11 September - 25 October 2008
For an exhibition that deals mystically, directly and then almost nostalgically with notions of communication, it’s unsurprising to discover several ways of reading the work of Suzanne Treister.
Alchemy, Correspondence: From Afghanistan to Zimbabwe and War Artists are three distinct bodies of work but each has a poetic subtlety that transcends three distinct experiences. Indeed, the visual and intellectual subtlety of Treister’s work makes for a contemplative, and ultimately rewarding, study of the passages and processes we have for absorbing and receiving information in the modern day.
Correspondence is a beguiling and fascinating work, despite a lack of bombast or colour. Featuring 324 letterheads of government offices, NGOs, corporations, embassies and arms companies, each hand-drawn in lead and arranged systematically into nine 6×6 grids, Correspondence reminds us of the human and the personal behind the official and the impersonal. The slight smudges of lead and occasional wobble in line are reminiscent of school tracing exercises but the effect is quietly devastating.
Correspondence asks us to consider notions of representation, to recognise the human contribution to the making of ‘official’ decisions and the subsequent exchanging, negotiating and conveying of such decisions. Also, significantly, to recognise the powerful anonymity of the logo, which abrogates all personal accountability in a system of complex communications, such as is represented here.
The idea of an official news or narrative is taken literally in Alchemy, a series of seven large-scale watercolour and ink works based on the covers of seven newspapers from around the world, including The Guardian, Al-Ahram and The New York Times. There is a mystical, otherworldly element to the series however, with a central circular motif to each work reminiscent of esoteric crystal ball gazing. Headlines swirl, images threaten to evanesce thanks to the gestural wash of colours and unfinished lines and there is arguably an aesthetic simpatico to the tarot card, with its codes and complex symbology.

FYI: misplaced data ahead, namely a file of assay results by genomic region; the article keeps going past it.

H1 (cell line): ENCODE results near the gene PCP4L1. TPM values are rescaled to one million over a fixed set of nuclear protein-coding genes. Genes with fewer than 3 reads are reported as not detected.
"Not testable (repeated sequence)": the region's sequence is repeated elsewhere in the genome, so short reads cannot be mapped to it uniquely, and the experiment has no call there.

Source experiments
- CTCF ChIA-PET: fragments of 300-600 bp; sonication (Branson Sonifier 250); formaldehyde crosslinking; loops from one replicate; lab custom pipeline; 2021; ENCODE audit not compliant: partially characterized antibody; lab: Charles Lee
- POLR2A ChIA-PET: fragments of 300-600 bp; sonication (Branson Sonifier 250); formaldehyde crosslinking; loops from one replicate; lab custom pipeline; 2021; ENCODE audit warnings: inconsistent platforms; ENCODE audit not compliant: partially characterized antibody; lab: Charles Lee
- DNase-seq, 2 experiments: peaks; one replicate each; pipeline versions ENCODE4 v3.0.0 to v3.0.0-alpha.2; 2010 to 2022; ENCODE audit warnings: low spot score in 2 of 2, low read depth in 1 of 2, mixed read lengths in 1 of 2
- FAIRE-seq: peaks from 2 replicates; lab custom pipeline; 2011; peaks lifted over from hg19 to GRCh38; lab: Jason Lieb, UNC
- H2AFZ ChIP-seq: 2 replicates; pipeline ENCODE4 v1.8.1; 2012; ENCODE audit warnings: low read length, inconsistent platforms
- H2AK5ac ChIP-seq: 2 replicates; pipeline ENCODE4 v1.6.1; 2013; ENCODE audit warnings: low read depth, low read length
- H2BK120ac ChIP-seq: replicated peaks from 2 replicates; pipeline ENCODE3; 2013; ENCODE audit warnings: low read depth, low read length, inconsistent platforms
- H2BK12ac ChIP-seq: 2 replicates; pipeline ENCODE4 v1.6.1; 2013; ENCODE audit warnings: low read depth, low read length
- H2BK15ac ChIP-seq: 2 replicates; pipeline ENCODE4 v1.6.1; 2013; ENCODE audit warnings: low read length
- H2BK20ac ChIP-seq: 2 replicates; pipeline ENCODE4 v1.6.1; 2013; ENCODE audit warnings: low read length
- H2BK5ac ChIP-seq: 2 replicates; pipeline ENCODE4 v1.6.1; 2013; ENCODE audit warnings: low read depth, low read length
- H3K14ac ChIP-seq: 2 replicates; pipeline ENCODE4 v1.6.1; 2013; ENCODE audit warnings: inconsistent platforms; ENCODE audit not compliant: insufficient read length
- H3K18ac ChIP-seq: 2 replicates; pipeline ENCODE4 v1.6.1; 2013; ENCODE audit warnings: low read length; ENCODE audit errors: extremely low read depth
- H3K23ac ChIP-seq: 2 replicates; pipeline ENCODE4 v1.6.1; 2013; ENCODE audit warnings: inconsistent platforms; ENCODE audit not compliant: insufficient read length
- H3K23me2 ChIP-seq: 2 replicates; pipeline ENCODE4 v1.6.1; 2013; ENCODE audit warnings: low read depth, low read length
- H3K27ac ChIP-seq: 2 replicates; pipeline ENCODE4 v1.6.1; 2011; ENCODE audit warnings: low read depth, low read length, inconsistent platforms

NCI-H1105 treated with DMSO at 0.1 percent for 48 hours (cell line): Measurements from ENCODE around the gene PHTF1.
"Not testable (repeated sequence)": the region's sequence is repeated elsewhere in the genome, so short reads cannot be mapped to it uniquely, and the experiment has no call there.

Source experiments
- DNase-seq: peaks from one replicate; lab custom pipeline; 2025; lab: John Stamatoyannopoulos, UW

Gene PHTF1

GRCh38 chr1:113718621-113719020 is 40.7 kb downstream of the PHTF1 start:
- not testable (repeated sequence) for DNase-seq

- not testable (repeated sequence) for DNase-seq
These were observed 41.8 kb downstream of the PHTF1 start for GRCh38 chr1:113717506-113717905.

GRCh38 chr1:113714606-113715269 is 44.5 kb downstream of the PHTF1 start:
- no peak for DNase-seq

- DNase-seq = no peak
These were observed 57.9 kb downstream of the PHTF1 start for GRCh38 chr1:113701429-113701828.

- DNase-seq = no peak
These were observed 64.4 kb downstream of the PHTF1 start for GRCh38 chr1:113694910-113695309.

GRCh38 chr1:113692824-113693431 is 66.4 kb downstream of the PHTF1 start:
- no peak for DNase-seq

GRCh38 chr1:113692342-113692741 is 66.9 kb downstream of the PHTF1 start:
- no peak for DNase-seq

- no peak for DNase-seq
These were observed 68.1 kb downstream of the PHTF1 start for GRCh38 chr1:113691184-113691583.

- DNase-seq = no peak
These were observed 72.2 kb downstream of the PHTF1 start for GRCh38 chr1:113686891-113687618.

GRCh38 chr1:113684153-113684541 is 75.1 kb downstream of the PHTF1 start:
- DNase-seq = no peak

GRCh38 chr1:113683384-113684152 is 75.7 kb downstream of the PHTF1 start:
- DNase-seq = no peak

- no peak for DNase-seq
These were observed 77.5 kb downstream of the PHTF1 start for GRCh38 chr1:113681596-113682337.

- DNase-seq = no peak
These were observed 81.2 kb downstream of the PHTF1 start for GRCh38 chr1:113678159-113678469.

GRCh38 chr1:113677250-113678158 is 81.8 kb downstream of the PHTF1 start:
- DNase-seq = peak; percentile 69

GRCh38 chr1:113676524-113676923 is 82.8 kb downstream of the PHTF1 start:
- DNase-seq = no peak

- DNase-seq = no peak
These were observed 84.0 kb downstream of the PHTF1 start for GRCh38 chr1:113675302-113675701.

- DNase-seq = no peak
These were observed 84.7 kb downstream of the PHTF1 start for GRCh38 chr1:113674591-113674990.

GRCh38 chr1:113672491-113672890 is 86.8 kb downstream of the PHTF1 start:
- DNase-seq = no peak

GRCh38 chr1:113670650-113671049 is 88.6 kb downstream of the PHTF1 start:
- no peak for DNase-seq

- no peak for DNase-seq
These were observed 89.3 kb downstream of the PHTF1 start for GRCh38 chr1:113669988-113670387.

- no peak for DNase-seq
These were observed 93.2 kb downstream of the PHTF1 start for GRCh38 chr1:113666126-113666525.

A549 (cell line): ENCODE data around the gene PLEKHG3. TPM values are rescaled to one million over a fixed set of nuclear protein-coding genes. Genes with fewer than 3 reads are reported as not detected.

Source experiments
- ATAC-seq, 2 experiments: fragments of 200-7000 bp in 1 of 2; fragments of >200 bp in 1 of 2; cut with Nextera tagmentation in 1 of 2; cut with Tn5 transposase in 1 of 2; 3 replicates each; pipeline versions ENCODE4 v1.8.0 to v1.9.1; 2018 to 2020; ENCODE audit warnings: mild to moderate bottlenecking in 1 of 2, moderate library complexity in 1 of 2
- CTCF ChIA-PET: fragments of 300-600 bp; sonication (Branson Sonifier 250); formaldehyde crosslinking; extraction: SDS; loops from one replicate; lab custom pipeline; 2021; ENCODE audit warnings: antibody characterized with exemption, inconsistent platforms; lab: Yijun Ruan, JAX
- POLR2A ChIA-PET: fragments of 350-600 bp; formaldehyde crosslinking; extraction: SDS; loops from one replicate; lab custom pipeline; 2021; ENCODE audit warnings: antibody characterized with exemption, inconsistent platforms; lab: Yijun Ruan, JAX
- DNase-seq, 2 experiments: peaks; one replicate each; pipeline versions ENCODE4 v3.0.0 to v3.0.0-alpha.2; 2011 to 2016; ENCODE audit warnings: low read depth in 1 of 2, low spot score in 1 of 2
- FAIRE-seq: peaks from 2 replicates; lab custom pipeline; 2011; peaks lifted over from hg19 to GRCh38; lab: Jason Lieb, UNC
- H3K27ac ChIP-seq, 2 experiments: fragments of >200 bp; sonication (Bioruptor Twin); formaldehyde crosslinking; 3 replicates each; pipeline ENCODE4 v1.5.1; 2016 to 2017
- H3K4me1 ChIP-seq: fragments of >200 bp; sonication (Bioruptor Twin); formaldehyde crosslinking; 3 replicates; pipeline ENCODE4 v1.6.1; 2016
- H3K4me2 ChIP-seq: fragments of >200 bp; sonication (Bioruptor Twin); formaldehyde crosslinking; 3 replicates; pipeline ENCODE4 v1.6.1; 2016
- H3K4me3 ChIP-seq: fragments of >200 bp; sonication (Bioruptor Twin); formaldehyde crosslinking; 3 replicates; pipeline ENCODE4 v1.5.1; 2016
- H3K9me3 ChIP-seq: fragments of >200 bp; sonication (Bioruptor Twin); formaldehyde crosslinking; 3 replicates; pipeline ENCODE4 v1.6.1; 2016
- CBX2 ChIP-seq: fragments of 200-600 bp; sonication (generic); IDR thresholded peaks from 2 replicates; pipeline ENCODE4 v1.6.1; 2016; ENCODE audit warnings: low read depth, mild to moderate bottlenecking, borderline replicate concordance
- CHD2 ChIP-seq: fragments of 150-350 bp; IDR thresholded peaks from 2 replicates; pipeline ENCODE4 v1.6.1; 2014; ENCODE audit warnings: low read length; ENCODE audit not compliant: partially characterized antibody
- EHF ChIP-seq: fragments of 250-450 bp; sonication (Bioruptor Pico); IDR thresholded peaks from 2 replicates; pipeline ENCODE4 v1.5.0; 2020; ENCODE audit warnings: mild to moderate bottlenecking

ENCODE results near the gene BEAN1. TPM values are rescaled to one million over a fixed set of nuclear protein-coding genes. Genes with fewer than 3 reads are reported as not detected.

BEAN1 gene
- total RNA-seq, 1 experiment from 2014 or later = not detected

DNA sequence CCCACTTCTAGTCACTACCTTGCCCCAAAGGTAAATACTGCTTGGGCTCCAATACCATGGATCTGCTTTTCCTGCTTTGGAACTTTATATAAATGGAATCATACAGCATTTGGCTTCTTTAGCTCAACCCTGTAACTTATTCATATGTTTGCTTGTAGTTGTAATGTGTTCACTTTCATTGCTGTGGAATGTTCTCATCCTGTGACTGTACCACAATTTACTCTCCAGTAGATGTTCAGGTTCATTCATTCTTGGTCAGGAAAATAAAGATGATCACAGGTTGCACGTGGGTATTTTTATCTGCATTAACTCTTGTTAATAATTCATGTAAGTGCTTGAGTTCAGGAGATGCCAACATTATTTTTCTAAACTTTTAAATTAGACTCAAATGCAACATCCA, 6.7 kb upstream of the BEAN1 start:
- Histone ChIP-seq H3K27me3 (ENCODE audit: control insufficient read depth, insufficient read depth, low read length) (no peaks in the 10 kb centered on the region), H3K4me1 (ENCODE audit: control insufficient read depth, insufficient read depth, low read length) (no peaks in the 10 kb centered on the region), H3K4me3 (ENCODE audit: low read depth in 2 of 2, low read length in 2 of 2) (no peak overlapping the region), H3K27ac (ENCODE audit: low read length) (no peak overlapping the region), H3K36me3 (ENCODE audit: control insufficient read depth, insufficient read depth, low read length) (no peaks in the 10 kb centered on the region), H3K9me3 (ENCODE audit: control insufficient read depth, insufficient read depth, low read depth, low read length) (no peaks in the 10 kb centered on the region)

Suggestive of powers outside the conventional realms of politics and mainstream media, Alchemy explores the slipperiness of interpretation in the face of multiple belief systems and channels for receiving information. There is also a wall drawing in the Alchemy series, A Timeline of Science Fiction Inventions: Weapons, Warfare and Security and this is perhaps the least successful part of the exhibition, especially compared to the evocative pencil sketch portraits in the eponymous War Artists series. A history documenting ‘innovations of imaginary and fantastic technology’ according to the press release, the colourful drawing looks like a series of DNA models but is convoluted and the attempt at witty didactics is at odds with the subtlety of other works on display.
Overwhelmingly though Treister’s complex and considerable exhibition is a provocative and thoughtful meditation on the power of communication in the modern day.
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